For this, UAG allows for a customization referred to as "PostPostValidate". As the name implies, it refers to adding code that is executed after UAG validates a user’s identity. This entails creating a special file with standard ASP code that can do whatever you need. It can run any regular ASP command, such as response.write or response.redirect, and retrieve standard ASP server variables like QUERY_STRING and REMOTE_ADDR, but the cool trick is that it can also collect certain session parameters and act on them.
To create a custom post-post-validate file, create a new, blank text file, and name it according to your trunk name, type and with the suffix of "postpostvalidate.inc". If, for example, you have named your trunk "OurPortal", and it is an HTTPS trunk, the resulting file would be "OurPortal1postpostvalidate.inc". For an HTTP trunk, use 0 instead of 1.
Save the file in the folder <UAG Path>\Von\InternalSite\Inc\CustomUpdate, and activate the UAG configuration. You can start with a completely blank file, and as you change it going forward, you don’t need to activate again with additional changes to the content of the code in the file (because ASP is server-side code, and is re-parsed on the fly).
The things you can do with this file are endless. I’m going to discuss some of them in a sec, but this is a good opportunity to mention that while this is a supported functionality of UAG, Microsoft will not be able to support your own code, beyond providing some generic code samples. The suggestions I’m about to make here, including the code snippets, are just suggestions, and this blog post is not an official documentation of any kind.
The advantage of code that is running in this context (of postpostvalidate.inc) is that it is called as part of the user’s login, and thus has access to the user’s session data in its entirety. By using the GetSessionParams object, you can retrieve any and all of these, and act on them. Those params (parameters) are everything the UAG detection module collects off a client, and include tons of stuff – the computer’s name, domain membership, OS, browser version and much more.
Here’s a piece of code to collect all of the parameters:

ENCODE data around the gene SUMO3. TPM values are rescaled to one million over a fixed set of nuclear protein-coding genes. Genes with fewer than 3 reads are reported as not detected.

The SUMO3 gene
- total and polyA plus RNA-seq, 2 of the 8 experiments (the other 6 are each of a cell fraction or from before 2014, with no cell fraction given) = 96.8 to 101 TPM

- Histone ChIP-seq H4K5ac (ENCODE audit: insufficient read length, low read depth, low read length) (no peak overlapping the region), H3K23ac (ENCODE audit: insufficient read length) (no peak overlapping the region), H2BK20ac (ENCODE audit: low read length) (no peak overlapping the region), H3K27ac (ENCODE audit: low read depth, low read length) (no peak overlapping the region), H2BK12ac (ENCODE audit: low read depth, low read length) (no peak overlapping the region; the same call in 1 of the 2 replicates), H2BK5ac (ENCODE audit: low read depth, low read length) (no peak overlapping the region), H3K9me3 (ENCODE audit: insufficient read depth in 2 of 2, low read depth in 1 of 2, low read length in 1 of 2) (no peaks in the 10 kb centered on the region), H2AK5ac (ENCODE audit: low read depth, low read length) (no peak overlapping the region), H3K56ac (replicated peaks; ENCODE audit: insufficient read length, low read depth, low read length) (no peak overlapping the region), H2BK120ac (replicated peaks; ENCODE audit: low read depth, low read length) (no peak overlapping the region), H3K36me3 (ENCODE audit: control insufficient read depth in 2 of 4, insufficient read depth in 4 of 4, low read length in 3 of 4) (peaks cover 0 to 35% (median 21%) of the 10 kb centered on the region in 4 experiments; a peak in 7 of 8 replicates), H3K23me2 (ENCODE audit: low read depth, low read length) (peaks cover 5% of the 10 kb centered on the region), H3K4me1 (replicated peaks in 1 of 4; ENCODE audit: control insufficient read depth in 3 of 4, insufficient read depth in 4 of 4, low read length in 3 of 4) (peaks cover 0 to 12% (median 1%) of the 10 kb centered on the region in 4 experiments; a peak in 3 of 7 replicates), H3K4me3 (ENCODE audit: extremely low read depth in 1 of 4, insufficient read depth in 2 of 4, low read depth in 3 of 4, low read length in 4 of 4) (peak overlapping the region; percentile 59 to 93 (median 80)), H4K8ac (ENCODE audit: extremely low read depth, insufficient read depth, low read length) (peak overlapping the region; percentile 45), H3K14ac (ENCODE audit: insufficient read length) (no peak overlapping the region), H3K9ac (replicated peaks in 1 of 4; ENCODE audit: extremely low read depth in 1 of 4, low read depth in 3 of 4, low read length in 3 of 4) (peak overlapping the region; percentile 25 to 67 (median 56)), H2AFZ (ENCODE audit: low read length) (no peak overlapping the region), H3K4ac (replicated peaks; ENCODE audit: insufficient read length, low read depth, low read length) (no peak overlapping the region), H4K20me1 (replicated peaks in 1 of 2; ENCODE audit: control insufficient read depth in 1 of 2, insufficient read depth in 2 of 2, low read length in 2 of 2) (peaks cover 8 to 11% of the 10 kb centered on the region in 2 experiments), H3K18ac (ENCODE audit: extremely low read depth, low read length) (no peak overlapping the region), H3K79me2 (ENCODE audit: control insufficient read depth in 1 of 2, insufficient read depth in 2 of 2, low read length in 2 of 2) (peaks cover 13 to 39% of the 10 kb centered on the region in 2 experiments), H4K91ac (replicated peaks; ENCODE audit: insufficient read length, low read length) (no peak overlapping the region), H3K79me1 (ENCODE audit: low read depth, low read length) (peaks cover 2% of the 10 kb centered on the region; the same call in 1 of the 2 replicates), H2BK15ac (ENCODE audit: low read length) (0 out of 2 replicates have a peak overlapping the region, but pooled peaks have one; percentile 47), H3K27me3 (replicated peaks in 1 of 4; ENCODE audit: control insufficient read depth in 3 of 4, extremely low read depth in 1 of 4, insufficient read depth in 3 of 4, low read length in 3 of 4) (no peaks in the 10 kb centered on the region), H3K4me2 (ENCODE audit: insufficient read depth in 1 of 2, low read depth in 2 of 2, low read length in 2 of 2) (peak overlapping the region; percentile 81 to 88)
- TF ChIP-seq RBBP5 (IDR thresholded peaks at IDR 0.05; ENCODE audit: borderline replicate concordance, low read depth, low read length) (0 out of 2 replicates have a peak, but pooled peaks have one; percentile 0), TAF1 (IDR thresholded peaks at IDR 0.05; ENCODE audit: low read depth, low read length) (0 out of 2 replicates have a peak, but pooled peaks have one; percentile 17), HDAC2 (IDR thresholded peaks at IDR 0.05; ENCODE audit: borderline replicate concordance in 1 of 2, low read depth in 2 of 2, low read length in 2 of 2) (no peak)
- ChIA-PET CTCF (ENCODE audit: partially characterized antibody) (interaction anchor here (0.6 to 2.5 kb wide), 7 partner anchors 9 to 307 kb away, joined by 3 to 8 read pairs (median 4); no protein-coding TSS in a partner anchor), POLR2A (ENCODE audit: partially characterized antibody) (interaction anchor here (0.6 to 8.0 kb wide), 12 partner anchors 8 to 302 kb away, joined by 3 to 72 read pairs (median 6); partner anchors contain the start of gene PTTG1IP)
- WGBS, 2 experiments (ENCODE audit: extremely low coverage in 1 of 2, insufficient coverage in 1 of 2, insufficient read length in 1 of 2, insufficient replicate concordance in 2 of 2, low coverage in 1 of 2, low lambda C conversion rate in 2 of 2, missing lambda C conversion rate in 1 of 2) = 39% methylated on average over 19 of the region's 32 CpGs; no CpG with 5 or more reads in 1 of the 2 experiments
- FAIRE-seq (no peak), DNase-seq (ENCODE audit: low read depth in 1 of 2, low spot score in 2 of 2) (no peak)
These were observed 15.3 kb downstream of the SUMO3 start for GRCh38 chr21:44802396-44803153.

Set policies = GetSessionParams(g_cookie, empty)
For Each param in policies.ParamVec
response.write param.name & ":" & param.value & "<BR>"
The 1st thing that comes to mind is simply collecting this info. As you may know, even though UAG logs every session, it does not actually record the session parameters of each user, and you can normally only see those while a session is active (using the Web Monitor). Based on the above code, you can simply dump the content of the entire thing into a text file, an Access or SQL Database, or other data collection mechanisms. You could even use it to generate alerts (by using the CDO object for sending Email or SMS, for example).
Another thing you can do is provide the user with info, like the name of the server he is connecting to (in case you are using a server array), or show some welcome and/or instructional text. You could create code that detects and redirects users to another page, or portal, based on some parameter/s. The possibilities are endless!
One thing that’s important to keep in mind is that UAG has special code that "includes" this file automatically, once UAG detects it has been created. UAG also includes many other files, with many functions. This is good, because it gives you access to those functions (if you know then, and know what they do), but it also may cause a conflict, if you try to reuse the name of a function or a variable that’s already in use.
Another thing to note is that ASP is not always the easiest thing to debug, and you can’t just install Visual Studio or debugging tools on UAG and start hacking away (Installing additional software on UAG is not supported…remember?). One thing that could be helpful is to turn on full ASP debugging messages on IIS. To do so:
1. On the UAG server, open a CMD prompt
2. CD to %systemdrive%\inetpub\adminiscripts\
3. Run the command adsutil.vbs set w3svc/AspScriptErrorSentToBrowser true
4. It should return with “true”:
Now, in case of an error in your code, the browser will print out the name of the file, and line, where the issue is. Keep in mind, though, that this is considered to be insecure, so make sure you set it back to FALSE when done with your development.
In case you are interested, here are some external content that discuss and suggest more creative uses for PostPostValidate: